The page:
Robert Samuelson takes on this topic this morning, noting that food prices have climbed around the world, with particularly grave impacts on those in developing countries. And when people can’t feed their children, they have less to lose and are more likely to riot. In some cases, when the governments are particularly evil, those protests and that unrest may lead to positive change. However, obviously, in the long-term, the world needs a food supply that’s sufficient for the population to prevent starvation as well as encourage stability.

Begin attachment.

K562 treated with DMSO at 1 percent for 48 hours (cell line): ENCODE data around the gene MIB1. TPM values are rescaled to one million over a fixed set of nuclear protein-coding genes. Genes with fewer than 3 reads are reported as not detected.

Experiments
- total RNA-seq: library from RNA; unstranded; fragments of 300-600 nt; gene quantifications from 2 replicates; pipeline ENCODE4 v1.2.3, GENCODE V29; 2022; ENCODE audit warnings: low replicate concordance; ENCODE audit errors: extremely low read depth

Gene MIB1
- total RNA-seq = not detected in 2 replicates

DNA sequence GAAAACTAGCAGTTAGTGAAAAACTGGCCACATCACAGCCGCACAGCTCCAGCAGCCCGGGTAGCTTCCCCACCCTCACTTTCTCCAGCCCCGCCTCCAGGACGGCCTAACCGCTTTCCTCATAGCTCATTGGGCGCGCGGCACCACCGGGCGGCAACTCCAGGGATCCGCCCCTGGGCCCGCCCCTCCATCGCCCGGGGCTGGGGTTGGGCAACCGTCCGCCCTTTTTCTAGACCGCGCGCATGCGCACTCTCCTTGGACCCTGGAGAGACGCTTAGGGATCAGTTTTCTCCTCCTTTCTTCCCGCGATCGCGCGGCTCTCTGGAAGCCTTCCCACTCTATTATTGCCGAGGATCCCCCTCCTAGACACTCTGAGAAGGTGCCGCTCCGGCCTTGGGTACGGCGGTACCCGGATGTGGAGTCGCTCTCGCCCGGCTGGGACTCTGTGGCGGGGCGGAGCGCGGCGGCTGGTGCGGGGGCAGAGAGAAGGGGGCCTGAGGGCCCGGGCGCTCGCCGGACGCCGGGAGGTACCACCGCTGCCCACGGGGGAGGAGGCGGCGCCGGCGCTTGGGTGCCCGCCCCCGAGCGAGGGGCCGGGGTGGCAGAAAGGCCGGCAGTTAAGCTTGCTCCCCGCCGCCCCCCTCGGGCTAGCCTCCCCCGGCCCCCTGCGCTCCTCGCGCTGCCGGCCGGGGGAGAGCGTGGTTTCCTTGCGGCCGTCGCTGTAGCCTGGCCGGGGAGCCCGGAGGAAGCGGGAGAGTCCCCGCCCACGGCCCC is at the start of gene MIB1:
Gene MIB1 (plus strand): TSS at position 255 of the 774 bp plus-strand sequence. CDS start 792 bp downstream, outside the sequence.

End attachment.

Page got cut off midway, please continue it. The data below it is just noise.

There are many reasons why food prices have been on the rise, but as Samuelson notes, policies (like that in the US) that encourage the use of ethanol are among them. I wrote a piece on how ethanol was driving food prices higher a couple of years ago. It’s grown increasingly clear in the last few years that ethanol subsidies fail just about every test: they don’t make economic or environmental sense and are helping cause worldwide starvation. How bad does it have to get before we end this completely counterproductive policy?